The signatories to the call for action also launched a briefing document entitled Farming Injustice (pictured) that details how Israeli agriculture firms contribute to and benefit from the dispossession of Palestinian farmers. The briefing sets out the arguments for supermarkets to end all trade with Israeli suppliers known to operate in settlements and explains that European and other governments are violating their obligations under international law by allowing trade with settlements to continue.

Solidarity with farmers a key part of European BDS campaigns

Around two-thirds of Israel’s $2 billion annual agricultural exports are to European markets and campaigning against the trade in agricultural goods has always been a key part of the movement for boycotts, divestment and sanctions (BDS) against Israel in Europe.

In 2011, Israel’s largest export company Agrexco was forced into liquidation following a financial crisis severely exacerbated by the campaign against it that took place in 13 European countries. Supermarkets across Europe now claim to not stock, or put special labels on produce from illegal settlements.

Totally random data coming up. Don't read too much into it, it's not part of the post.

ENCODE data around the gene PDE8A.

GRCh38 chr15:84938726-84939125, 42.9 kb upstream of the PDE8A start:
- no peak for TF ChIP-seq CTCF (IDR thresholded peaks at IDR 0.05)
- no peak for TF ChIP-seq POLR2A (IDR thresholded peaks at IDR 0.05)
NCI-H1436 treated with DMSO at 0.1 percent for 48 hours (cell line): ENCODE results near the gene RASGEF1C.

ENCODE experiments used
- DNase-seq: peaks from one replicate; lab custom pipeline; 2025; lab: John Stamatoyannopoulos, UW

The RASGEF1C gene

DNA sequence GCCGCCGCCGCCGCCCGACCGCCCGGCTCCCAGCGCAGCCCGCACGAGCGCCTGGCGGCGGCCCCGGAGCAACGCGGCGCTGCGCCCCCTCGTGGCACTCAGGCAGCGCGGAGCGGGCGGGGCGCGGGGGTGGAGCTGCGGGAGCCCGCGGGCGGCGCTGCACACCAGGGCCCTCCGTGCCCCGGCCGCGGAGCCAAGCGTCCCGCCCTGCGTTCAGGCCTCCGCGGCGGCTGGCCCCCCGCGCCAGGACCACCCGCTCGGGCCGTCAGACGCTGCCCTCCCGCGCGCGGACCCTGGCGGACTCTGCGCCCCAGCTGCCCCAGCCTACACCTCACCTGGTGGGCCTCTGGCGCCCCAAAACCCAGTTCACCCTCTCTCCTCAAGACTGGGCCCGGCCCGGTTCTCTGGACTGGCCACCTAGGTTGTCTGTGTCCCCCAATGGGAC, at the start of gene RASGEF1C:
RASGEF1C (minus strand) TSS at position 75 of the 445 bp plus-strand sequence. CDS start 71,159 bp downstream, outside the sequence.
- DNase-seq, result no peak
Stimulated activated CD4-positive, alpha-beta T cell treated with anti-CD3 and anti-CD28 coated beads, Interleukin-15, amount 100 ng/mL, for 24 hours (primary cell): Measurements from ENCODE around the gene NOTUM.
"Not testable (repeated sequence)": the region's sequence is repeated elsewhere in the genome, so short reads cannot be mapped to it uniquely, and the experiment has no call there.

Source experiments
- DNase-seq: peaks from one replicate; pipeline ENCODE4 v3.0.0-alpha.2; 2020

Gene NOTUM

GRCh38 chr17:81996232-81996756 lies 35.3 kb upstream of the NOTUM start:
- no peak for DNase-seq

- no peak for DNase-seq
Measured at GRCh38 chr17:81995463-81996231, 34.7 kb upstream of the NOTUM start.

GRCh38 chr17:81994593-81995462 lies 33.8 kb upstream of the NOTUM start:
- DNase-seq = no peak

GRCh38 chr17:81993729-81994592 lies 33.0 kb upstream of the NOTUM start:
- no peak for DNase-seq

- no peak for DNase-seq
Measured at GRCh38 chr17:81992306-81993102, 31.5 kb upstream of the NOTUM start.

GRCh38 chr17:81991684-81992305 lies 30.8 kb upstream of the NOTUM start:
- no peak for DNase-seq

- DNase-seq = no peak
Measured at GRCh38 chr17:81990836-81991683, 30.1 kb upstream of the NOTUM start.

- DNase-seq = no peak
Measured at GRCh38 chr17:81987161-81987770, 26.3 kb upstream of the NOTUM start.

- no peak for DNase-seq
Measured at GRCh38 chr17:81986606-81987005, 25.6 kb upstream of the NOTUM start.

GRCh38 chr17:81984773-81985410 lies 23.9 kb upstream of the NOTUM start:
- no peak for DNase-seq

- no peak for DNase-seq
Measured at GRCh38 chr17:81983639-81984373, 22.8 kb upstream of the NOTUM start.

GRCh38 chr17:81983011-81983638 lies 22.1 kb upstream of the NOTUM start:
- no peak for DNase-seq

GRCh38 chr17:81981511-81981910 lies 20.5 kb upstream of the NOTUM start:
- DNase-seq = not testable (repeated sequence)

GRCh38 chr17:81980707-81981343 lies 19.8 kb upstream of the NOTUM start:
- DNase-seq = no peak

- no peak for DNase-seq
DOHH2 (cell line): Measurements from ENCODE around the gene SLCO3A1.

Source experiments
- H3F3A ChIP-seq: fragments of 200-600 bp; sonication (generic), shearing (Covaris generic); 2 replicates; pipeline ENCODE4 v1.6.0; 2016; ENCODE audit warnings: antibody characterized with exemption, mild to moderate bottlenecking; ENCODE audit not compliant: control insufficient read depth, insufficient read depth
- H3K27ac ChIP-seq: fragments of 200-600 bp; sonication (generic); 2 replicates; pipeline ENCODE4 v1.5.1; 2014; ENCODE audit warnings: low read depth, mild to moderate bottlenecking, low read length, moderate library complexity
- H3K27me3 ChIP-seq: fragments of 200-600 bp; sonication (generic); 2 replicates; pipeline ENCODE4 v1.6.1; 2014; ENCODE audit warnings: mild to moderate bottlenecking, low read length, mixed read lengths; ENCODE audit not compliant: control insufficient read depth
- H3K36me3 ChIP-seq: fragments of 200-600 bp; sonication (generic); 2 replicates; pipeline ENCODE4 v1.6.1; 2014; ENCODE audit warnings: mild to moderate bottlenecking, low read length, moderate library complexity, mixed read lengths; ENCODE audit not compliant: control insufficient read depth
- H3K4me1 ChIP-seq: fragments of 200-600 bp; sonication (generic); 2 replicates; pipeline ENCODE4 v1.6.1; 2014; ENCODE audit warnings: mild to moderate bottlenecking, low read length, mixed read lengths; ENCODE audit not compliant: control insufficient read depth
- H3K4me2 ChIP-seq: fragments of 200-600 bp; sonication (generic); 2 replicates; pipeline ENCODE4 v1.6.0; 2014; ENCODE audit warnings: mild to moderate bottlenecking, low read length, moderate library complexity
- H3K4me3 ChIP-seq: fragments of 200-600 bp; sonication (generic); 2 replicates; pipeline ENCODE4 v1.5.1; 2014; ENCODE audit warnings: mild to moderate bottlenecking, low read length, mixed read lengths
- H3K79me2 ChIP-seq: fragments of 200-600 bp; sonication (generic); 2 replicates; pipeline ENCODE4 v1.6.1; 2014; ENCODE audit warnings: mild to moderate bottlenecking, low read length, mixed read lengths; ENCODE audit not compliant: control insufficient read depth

Many of the demonstrations that took place in Europe this weekend targeted Mehadrin, the Israeli company that has taken Agrexco’s place as Israel’s leading produce export company.

Much like its predecessor, Mehadrin operates in illegal Israeli settlements, is involved in the theft of Palestinian land and water and employs Palestinian workers, left with little option but to work in illegal settlements in unsafe conditions for as little as €11 (approximately $15 US) per day. A press release issued by the Palestinian BDS National Committee gives an overview of the weekend’s actions:

A large demonstration was held outside Mehadrin’s Swiss distribution center this afternoon and the company was protested as it participated in a major fresh produce show in Berlin.

In France, activists occupied the customs office in southern French city Montpellier to protest the nearby port of Sète being used to import produce from Israeli companies such as Mehadrin that operate in illegal Israeli settlements. More than 50 campaigners occupied the offices for more than an hour.

Protests were also held at supermarkets and other locations in more than 14 other French cities and in Italy, Belgium, Luxembourg, Sweden, Germany, Switzerland and the Netherlands.